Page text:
When purchasing a house on a lake, it’s important to keep in mind that there will be unique costs associated with your home. For example, some lakefront properties have specific requirements for flood insurance. There may be organizations that not only restrict what you can do with your property, but also require that you pay a fee each year. Because lakefront homes are typically not found in concentrated urban areas, utility expenses can often rack up quickly.
Additionally, insurance is typically much higher for lakefront properties because of the risk of injury to residents or the home. Local laws or even a lender may mandate the type of coverage you need. Regardless, you can’t go wrong with flood insurance. The best-case scenario is that you’re never seriously inconvenienced. If you have the option to opt out of flood insurance, that peaceful energy you’ve been chasing can be easily clouded by the anxiety of impending financial catastrophe.
There are two types of flood insurance:
- FEMA backed National Flood Insurance Program (NFIP): With a $250,000 coverage limit, NFIP is only available to certain qualified communities. Something to keep in mind is that NFIP won’t cover expenses incurred from staying in short-term housing until your home is safe to live in again. It also won’t cover property damage that is not attached to your home, including boat decks, hot tubs, septic systems and so on.
- Private insurance: By law, private insurance must provide coverage as broad as NFIP. Private insurance allows you to insure beyond the NFIP’s $250,000 coverage limit. If rebuilding your dream lake home will cost more, private flood insurance may be the way to go.
Lack Of Privacy
Although your lakefront home may feel like a retreat to the great outdoors, you may want to anticipate more visitors when you move there. Usually, the local, state or federal government will own the lake itself, designating the lake as public land. Recreational users beyond the neighborhood will want to access the water as well, so you may see more visitors to your waterfront neighborhood than you did when living inland. This may cause issues with parking, privacy and even the use of your personal property.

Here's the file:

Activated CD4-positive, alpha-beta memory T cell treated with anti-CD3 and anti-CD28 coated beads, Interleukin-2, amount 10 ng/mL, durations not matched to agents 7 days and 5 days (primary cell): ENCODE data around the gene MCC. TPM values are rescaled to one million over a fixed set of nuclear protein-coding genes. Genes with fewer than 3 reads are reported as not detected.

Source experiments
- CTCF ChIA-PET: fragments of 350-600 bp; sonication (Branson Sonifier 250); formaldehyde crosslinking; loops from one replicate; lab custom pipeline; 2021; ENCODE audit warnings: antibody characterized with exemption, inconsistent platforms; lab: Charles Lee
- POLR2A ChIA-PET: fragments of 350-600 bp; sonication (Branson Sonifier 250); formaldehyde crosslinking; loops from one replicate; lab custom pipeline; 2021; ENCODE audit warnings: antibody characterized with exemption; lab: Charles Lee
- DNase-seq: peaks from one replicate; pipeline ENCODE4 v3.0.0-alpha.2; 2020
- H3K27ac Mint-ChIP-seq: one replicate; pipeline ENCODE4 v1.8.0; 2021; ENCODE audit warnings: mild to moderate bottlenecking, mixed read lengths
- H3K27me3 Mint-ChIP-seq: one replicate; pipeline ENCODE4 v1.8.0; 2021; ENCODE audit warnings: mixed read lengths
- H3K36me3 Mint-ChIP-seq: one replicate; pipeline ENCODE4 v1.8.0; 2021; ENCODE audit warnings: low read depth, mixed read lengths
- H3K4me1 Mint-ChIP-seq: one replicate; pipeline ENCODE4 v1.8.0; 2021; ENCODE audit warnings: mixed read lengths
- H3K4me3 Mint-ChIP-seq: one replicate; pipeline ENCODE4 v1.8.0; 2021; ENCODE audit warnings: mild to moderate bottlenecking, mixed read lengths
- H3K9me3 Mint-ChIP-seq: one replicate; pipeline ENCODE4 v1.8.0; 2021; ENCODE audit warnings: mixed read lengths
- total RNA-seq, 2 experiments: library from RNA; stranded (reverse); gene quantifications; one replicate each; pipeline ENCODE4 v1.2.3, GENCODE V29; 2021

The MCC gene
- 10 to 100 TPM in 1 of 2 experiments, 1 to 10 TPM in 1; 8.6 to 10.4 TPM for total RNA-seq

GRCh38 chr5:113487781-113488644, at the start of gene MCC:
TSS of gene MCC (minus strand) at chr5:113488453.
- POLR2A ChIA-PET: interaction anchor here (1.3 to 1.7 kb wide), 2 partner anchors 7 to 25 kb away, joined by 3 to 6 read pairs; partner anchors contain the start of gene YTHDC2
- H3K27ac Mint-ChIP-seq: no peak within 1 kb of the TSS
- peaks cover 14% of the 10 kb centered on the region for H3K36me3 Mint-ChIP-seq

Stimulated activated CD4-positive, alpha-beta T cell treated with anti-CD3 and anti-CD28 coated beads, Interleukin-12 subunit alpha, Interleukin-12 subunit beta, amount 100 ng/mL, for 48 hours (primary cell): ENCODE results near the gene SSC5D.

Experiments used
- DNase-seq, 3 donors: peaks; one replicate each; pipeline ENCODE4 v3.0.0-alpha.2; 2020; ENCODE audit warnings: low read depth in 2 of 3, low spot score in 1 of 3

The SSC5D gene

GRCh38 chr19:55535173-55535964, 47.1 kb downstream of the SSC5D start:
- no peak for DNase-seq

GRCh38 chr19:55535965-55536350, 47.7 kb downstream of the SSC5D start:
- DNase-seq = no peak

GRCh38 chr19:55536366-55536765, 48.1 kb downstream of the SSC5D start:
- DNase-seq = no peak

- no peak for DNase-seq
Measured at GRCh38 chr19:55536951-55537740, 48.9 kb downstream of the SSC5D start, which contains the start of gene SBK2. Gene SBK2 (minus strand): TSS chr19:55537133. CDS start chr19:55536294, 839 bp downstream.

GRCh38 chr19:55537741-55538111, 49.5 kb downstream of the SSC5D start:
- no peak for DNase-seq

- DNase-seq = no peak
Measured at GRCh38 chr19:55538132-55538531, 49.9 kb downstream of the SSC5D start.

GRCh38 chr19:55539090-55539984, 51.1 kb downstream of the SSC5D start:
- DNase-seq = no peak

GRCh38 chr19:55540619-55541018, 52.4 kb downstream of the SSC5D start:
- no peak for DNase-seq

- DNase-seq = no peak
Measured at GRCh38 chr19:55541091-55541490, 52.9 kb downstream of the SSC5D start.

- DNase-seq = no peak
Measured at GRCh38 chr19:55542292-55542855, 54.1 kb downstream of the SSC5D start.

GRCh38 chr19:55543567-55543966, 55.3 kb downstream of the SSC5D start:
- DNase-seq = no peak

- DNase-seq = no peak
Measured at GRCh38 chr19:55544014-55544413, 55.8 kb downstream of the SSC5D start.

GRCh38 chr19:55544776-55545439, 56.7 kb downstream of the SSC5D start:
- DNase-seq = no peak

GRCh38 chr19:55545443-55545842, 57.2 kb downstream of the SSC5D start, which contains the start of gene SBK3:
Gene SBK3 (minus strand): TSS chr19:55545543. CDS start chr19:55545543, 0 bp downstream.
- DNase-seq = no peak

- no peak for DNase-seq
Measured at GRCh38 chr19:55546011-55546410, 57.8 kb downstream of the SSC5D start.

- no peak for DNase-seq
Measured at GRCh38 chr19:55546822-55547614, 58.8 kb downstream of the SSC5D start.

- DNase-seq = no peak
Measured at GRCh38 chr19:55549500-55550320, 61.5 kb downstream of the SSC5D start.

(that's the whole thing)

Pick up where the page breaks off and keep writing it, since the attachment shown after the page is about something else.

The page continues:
Don’t be surprised if the house you’re interested in comes with a lease. Power companies, municipal and federal entities, such as the U.S. Army Corp of Engineers, and other players may own the lake itself, which means they may lease the shoreline land that lake houses are built on.
When you buy a house, you may inherit the remaining term of a 100-year lease of the land itself. If the lease is nearing the end of its term, you may want to do some research on how lease renegotiation went for other homes in the area. The rental agreement is likely to rise exponentially to account for inflation and market value. Even if you have plenty of time left on the lease, be aware that future buyers will have this in mind.
The upside to buying a home on leased land is that you won’t have to pay property taxes. Be sure to compare the costs of property taxes versus the cost of the land lease, as both can vary widely.
Mortgage lenders may require that a certain amount of time remain on the land lease. Speak to a Home Loan Expert for details.
Get Started: Find Your Dream Lakefront Home
Even with a high resale value, lakefront properties leave a lot of considerations to mull over. If you’re OK with paying a bit more in insurance and other expenses and are moving into a home that can weather the elements, then you’re off to a great start. If your home has great views, is built well and is not predicted to take a hit from climate change, then your property will likely appreciate over time and is a sound investment.
Before applying for a mortgage, you should be clear on how you want to classify the property. If you plan to live in the home the majority of the year, you would classify the property as a primary residence. If you plan to use the home as a vacation spot, that makes it your secondary residence. If you plan to rent it out, it could be classified as an investment property, depending on the length of the rental and the ratio of personal use to rental time.
If you’re ready to get approved for a mortgage or learn more about purchasing a second property, Rocket Mortgage® has the resources to help you.